The joy of stats
The A-League football competition hosts its ninth grand final on Sunday when the top-seeded Brisbane Roar face the league runners-up Western Sydney Wanderers.
The league's two top teams facing off in a final seems a fair outcome given they played a 27-round, six-month league to determine those rankings.
Despite it delivering a fair outcome so far, is a six-team playoff series really a fair way to decide a winner in a 10-team competition? Especially in a sport like football, in which an inferior teams can upset superior ones more easily than in sports like rugby or Aussie rules.
How often does the best team win the A-League grand final? And how does that win ratio compare to other Australasian professional sports competitions?
It turns out the A-League playoff system has delivered a fair outcome (ie the best team in the wins the grand final) 50 per cent of the time, in its - admittedly short - eight-year existence.
On the other four occasions the runner-up has taken out the title, while the league winners have failed to make the grand final on two occasions.
By comparison in the NRL* the league-winning team or minor premiers have gone on to win the grand final 68 times in 107 seasons - or 63.5 per cent of the time, in the AFL** it's 64 times out of 117 seasons or 54.7 per cent of the time, while Super Rugby has produced a league-winning grand final winner 11 times in 18 seasons or 61.1 per cent of the time.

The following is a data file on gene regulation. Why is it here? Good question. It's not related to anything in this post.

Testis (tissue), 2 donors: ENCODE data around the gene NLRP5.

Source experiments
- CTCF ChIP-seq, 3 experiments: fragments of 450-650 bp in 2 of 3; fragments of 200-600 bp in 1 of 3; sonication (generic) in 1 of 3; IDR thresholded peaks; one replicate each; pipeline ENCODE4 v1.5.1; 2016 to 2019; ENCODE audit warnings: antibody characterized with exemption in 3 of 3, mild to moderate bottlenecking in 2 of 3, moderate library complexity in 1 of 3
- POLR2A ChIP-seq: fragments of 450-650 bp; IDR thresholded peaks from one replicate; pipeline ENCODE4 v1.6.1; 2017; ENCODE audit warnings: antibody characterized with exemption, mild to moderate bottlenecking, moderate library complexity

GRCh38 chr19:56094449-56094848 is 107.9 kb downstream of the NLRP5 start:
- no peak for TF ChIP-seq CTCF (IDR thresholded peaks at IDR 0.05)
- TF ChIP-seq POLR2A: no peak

So a league-winning team in the major Australasian sports leagues goes on to win the grand final between 50 and 65 per cent of the time.
Of course given the nature of modern professional sport the A-League had more factors to consider than simply finding the best team in the league.
A finals series adds intrigue at the end of a season, which draws media and fan attention to the game while a grand final provides a dramatic climax to the season.
In the highly competitive market of professional sports in Australia the A-League obviously felt they had to mimic the NRL and AFL's system of a league season followed by a knockout playoff series.
No doubt they are a commercial success. More playoff games, with more at stake means more money earned for the governing body, the clubs, the sponsors and the all-important broadcasters.
But when the best team from a six-month league season fails to win the league 50 per cent of the time is it time to change the format in favour of league-winning teams?
Is this a fair return for a team that comes out on top after a gruelling season of games?
Should these leagues do more to favour league-winning teams in the playoffs? Or do away with playoffs altogether? Share your views in comments below.
* NRL refers to the competition in all its different guises - NSWRL, ARL, Super League
** Prior to 1990 the AFL was called the VFL